This year, marine policy has been at forefront of the Irish Wildlife Trust’s advocacy efforts, as we collaborated with multiple NGOs to lobby for enhanced marine protection. Read the following sections for an in-depth look at some of the highs and lows of marine conservation in 2023.
In January, pre-legislative scrutiny was undertaken by the Joint Oireachtas Committee on the new Marine Protected Areas Bill. The Irish Wildlife Trust, along with colleagues from Fair Seas, Birdwatch Ireland and the Irish Whale and Dolphin Group, submitted written and aural evidence and recommendations during this process. We were happy to see that all of our recommendations were taken on board by the JOC in their report.
Our partners Fair Seas held 2 events in the AV room in the Dáil this year addressing politicians and highlighting the importance of this bill.
We presented nearly 12,000 signatures (collected in only 4 weeks) to the government calling for the implementation of new MPA legislation.
Fair Seas also held a World Ocean Day Conference, with global experts and national stakeholders joining together to discuss the need for MPAs in Irish waters and learning from best practice in MPA management around the world. Several important documents were published throughout the year including a sustainable financing report documenting how much it would cost to designate and protect 30% of Irish seas by 2030. Unfortunately despite there being promises made by the government that we would have this bill before the end of 2023, we have now been told that it will be next year before it is released.
There is no time to waste in protecting our waters and we hope that this bill is progressed without delay and doesn’t fall alongside the current government
A new protected area was designated in July of this year, The North West Irish Sea SPA. While it is always good to see new designations, without site specific management plans in place and enough resources allocated to effectively enact these management plans, these designations are little more than paper parks. One of Fair Seas key asks for the new bill is to ensure effective management of our marine protected areas.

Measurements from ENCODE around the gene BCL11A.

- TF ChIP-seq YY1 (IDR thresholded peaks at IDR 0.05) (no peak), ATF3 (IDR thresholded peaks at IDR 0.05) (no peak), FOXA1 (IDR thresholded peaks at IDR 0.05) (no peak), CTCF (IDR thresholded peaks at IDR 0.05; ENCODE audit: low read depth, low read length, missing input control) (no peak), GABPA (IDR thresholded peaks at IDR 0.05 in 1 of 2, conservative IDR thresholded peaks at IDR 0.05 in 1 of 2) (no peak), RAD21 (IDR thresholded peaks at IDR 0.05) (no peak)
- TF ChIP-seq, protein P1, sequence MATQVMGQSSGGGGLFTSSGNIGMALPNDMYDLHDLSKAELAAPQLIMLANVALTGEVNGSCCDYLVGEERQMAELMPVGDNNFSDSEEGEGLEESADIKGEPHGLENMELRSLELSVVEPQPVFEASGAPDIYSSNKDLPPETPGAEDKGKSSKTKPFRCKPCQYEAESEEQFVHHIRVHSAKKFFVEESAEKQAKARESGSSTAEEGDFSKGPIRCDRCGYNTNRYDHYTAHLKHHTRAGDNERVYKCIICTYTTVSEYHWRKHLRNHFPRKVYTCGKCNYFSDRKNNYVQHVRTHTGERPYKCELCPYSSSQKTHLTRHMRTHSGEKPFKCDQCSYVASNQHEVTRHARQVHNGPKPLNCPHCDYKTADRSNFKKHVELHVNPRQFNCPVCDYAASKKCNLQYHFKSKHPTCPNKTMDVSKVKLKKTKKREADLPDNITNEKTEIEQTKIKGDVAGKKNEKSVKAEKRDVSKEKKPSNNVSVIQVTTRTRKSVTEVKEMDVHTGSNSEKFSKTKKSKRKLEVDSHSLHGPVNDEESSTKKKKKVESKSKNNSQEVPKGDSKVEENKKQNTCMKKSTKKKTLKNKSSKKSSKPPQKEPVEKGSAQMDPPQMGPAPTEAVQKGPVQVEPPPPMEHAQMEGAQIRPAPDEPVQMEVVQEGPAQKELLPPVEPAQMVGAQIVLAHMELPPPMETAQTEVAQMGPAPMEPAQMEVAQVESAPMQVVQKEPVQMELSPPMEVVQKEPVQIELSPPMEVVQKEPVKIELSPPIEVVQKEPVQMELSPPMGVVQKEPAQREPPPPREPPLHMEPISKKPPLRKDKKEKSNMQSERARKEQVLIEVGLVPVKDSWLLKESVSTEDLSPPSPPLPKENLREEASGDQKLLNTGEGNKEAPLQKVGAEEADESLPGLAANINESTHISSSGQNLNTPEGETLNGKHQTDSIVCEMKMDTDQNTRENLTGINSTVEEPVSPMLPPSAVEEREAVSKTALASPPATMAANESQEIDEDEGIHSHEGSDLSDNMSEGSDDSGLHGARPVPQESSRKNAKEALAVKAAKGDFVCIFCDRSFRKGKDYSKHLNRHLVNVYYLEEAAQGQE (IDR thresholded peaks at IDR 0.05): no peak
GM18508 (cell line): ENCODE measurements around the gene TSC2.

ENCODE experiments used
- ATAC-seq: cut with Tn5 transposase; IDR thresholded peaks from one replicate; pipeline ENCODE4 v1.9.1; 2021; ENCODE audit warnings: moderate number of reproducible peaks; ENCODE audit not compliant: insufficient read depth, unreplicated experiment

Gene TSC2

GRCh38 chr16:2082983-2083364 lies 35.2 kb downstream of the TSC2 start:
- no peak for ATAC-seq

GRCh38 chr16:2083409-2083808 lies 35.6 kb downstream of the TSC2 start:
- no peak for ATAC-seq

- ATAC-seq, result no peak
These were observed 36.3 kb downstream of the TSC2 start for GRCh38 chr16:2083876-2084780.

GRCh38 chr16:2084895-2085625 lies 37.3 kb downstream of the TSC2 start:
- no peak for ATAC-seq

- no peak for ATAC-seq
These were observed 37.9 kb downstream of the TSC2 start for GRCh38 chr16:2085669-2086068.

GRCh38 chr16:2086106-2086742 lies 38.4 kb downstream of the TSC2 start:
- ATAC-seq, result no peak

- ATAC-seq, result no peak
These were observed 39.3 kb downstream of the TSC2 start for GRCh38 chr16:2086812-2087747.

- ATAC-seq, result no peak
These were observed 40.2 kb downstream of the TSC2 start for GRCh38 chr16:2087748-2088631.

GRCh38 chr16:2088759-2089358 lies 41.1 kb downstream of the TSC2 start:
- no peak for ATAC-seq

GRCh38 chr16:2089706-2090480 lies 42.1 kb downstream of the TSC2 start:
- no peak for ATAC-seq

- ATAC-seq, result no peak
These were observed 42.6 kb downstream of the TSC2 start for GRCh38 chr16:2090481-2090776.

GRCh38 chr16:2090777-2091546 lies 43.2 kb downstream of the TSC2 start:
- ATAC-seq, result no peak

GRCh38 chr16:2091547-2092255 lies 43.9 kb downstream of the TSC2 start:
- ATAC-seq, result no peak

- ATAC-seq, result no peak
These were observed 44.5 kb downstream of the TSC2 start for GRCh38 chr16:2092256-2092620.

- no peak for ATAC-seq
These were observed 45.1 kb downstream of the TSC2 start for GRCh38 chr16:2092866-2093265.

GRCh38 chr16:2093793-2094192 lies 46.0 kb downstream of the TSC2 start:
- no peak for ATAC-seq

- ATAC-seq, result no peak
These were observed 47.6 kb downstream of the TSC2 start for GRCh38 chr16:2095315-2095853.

Image courtesy of Fair Seas
Two new revelations by government early this year ensured that we took several steps backwards in protecting our marine environment. A quota for the IUCN listed vulnerable spurdog was announced for 2023. This fishery has been closed since 2011 and spurdog is also listed as a prohibited species in the EU (which means we have no real data on numbers of bycatch for this species). Reopening this fishery could mean disaster for their numbers as they tend to shoal together and entire groups of pregnant females could be taken from the water in one go.
Image courtesy of Mark Conlin
In a devastating turn of events the trawling ban on vessels over 18m within the 6 nautical miles around the coast was overturned in March this year. The ban, which was originally brought into force in January 2020, was supported by not only environmentalists but also fishermen and anglers. Trawling has wide ranging negative impacts on the marine environment and pair trawling for small forage fish such as sprat in inshore waters has a knock on effect for the entire marine food web. In better news, Northern Ireland enacted management measures to prohibit bottom trawling in 9 of their inshore Marine Protected Areas which shows a stark contrast to the protection of the inshore waters in the Republic. On December 14th, Minister McConalogue announced plans to initiate a new public consultation regarding the reinstatement of the trawling ban in inshore waters. This will follow the collection of current scientific and economic data. It’s important to note that the reversal of the ban was not a reflection of its ineffectiveness in safeguarding the inshore marine environment, but rather due to legal technicalities. There is no time to waste in reinstating this ban.